Ash said on the telephone, “No, I thought your wife was very pleasant, last evening — trying her best to be natural with us. You must expect her to take a long time before she accepts Negroes as normal. I’ve tried to do the same thing for forty years, and I’m still a little bewildered to find that I’m not an American citizen or a father or a chemist but a Negro. And now, forget all that, because something very dangerous is starting.”
So Ash gave him the first news of the Sant Tabac.
When Neil had rushed home after work, to inquire how Vestal felt — she just felt like Vestal, and she was irritated that he should insist on her feeling any other way — he telephoned to Evan Brewster, to Cope Anderson, and put together his information:
The Sant Tabac was a new organization, founded in Grand Republic and likely to spread to other Northern cities. It was a conspiracy to drive as many Negroes as possible back South. To prospective members who thought that it resembled the Ku Klux Klan, the organizers explained, “No, there is to be no violence whatever. In fact, we want to protect the colored people — from their own leaders, who’d like to get them into riots, to please the Kremlin. We won’t stand for any lynchings, or even any beatings — not unless the mokes act nasty and rile the cops. Our policy is entirely benevolent and constructive: to get all the niggers that have grabbed off white men’s jobs in the North fired, and no new ones hired.”
There was a great deal of wit and archness in this campaign for economic murder. The name Sant Tabac was made from the initial letters in their slogan: “Stop all Negro trouble, take action before any comes.” The first set of officers were Mr. Wilbur Feathering, who was “Big Havana,” Mr. William Stopple, “Little Havana,” Mr. Randy Spruce, “Penatela”— not Panatela — while the treasurer, or “Ole Leather Pouch,” was Mr. Norton Trock of the Blue Ox National Bank. Among the directors were Mayor Ed Fleeron, Dr. Cortez Kelly, and the Reverend Dr. Jat Snood.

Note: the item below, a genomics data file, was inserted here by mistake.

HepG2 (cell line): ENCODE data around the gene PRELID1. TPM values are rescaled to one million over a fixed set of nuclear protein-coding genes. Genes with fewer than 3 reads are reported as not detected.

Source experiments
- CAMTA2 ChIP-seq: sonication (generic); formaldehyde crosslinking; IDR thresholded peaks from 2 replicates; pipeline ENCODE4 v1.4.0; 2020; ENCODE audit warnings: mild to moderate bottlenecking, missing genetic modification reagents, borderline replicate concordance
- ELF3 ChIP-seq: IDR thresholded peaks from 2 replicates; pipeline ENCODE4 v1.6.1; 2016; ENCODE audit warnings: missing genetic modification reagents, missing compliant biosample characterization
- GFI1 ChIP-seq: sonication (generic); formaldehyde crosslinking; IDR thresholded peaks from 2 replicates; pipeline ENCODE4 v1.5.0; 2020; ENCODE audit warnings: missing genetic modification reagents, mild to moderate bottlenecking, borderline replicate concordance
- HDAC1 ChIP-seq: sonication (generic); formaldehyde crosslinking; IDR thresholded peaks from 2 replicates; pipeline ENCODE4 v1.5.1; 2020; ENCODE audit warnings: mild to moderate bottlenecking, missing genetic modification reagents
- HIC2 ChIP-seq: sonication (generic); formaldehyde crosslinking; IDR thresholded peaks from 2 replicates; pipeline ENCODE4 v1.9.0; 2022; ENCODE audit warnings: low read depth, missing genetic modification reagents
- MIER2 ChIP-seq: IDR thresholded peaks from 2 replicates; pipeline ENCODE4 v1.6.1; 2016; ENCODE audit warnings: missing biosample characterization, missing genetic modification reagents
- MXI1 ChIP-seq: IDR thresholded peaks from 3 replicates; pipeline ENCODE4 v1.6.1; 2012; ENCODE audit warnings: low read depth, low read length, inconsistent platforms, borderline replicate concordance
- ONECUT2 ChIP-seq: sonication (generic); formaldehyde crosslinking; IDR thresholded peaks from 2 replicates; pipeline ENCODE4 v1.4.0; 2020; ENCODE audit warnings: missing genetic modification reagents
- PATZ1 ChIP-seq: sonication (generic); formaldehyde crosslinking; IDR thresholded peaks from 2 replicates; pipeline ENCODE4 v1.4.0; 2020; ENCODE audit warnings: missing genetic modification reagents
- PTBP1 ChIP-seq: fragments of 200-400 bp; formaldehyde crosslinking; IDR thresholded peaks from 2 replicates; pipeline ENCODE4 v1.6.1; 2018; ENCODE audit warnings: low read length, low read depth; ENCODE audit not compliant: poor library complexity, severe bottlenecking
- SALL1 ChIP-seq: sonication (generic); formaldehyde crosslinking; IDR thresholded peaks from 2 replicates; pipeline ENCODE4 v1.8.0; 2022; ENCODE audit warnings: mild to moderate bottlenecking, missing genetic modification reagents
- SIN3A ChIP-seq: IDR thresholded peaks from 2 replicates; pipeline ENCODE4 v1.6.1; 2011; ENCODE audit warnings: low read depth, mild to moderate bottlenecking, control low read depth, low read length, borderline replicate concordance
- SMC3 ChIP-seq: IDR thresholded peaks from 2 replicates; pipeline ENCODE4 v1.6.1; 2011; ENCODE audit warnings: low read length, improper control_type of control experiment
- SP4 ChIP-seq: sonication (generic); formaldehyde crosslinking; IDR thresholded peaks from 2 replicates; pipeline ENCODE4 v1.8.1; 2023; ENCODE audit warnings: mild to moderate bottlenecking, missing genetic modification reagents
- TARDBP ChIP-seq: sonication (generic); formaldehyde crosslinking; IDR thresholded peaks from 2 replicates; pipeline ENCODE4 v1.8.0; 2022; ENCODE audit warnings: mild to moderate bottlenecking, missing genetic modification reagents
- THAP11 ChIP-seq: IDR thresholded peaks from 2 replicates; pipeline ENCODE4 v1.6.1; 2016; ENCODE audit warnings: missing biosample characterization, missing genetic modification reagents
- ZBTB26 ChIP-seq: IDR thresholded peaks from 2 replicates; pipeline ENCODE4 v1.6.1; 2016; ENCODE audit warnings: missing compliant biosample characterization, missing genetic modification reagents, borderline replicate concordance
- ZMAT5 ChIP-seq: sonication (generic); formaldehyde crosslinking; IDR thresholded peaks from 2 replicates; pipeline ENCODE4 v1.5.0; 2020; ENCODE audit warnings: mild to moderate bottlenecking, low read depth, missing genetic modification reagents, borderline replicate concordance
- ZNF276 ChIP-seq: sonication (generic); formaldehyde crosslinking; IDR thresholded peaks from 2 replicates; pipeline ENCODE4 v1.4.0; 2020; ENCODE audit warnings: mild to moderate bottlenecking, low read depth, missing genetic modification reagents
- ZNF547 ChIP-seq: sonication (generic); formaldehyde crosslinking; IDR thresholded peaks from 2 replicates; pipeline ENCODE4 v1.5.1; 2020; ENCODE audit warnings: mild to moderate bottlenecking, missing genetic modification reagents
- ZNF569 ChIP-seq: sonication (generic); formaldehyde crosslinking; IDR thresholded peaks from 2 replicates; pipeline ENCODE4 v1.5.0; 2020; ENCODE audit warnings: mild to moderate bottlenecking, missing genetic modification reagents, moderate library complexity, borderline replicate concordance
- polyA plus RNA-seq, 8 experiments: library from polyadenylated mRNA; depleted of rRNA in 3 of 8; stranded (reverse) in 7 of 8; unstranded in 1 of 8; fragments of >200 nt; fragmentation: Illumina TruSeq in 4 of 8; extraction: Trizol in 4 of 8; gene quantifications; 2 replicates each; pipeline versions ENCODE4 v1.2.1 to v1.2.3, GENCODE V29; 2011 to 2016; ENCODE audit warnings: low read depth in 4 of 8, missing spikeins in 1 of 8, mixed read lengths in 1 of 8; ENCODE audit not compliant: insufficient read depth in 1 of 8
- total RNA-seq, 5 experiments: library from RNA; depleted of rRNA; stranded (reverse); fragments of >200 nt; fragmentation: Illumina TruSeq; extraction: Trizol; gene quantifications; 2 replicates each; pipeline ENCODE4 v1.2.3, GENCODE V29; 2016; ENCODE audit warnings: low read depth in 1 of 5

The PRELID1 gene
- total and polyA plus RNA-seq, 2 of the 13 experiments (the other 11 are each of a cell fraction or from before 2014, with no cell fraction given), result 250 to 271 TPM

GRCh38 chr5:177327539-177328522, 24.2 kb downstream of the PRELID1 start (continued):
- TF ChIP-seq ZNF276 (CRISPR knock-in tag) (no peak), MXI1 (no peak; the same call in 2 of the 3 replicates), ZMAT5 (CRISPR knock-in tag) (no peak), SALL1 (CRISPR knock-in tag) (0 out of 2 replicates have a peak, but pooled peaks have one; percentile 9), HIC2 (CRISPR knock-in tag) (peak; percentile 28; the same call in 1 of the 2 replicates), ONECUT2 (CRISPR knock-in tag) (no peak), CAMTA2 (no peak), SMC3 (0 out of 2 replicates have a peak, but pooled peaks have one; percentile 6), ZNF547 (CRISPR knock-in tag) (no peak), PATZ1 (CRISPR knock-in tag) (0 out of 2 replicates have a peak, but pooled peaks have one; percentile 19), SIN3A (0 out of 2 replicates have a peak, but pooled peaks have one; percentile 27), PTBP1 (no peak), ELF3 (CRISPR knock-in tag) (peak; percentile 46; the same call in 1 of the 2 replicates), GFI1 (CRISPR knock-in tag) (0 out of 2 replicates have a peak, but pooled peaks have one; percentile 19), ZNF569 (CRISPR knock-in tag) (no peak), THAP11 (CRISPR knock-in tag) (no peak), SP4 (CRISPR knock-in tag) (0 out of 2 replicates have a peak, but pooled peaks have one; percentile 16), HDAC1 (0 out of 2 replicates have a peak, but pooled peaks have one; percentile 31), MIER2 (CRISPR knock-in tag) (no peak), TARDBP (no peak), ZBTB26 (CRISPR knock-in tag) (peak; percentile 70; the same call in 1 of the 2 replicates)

The Peter the Hermit of the order was Feathering, but the whimsy in the titles and name were from Randy and that advocate of Modern Art in Advertising, Mr. Harold W. Whittick, whose merry notion it had been to invent a Portuguese island called Sant Tabac, where tobacco had been discovered and all colored peoples had been banned.
Many of the crusaders were wearing a button depicting a pipe-smoking monk, but their achievements were less playful than their ritual, for the members were solid men of affairs, and if the local peerage, as incorporated in the Federal Club, were above joining, they did contribute. The leaders were trusty, swift and secretive men, given to strategy. And everything they did was known to the Negro world before it was known to the members. Randy Spruce’s office, where the plans were made, was in the Blue Ox Bank Building, and Cloat Windeck, the father of Phil, was head elevator man at that building and in charge of all waste paper.
Evan Brewster suggested to Randy Spruce that the members would save money if Negroes were accepted as workers instead of being expensively jailed or hospitalized, but Randy had no time to waste in listening to a blatherskite preacher.
The Sant Tabac, however earnest, cannot be credited with all the discharges of Negroes in Grand Republic. The return of the white soldiers, the strikes, the conversion of factories from tanks to suspender buckles, and the general conviction, richly cultivated by the radio and the comic strip, that all Negroes are amusing but bungling fools, were greater elements, but all of them worked sweetly together to start the epidemic of firing Negro workers, which began on All Fools Day.
It began at Wargate’s, with the letting out of two hundred brown-skin workers.
The management explained to them that they were being sent back to the breadlines solely because, with war manufacture ended, Wargate’s had to close several departments entirely.
Some of these departments were opened again in a couple of weeks, with new designations and with all-white workers.
The Five Points was certain that, by the end of the year, all of the Negroes working for Wargate’s would be dismissed. The discharged men stood about on corners, not parading, homeless, scared, swapping information about mythical towns in which, “fellow told me they’re hiring spooks now.”
One of the six hundred Negroes working for Wargate’s was a chemist named Ash Davis.
Ash said cheerfully to Martha and Neil, “If I get fired, I can probably get twenty a week fronting for some hair-straightener.”
The naive Neil marveled, “Wargate’s can’t let you go. Why, they’ll make hundreds of thousands of dollars out of your discoveries.”
“They will, but they don’t know it. They think I’m just fooling around at pure research. The South made tens of millions out of Carver’s discoveries about the lowly peanut, but they still made him use the back door. You whites are idealists. You put principle above mere money-grubbing — the principle of hate of the unknown. However. Wargate’s might keep me on as a floor-sweeper. I’m a neat sweeper.”
“Or,” Martha said cheerfully, “you might become a red cap and carry baggage, like most of our people that finish graduate school.”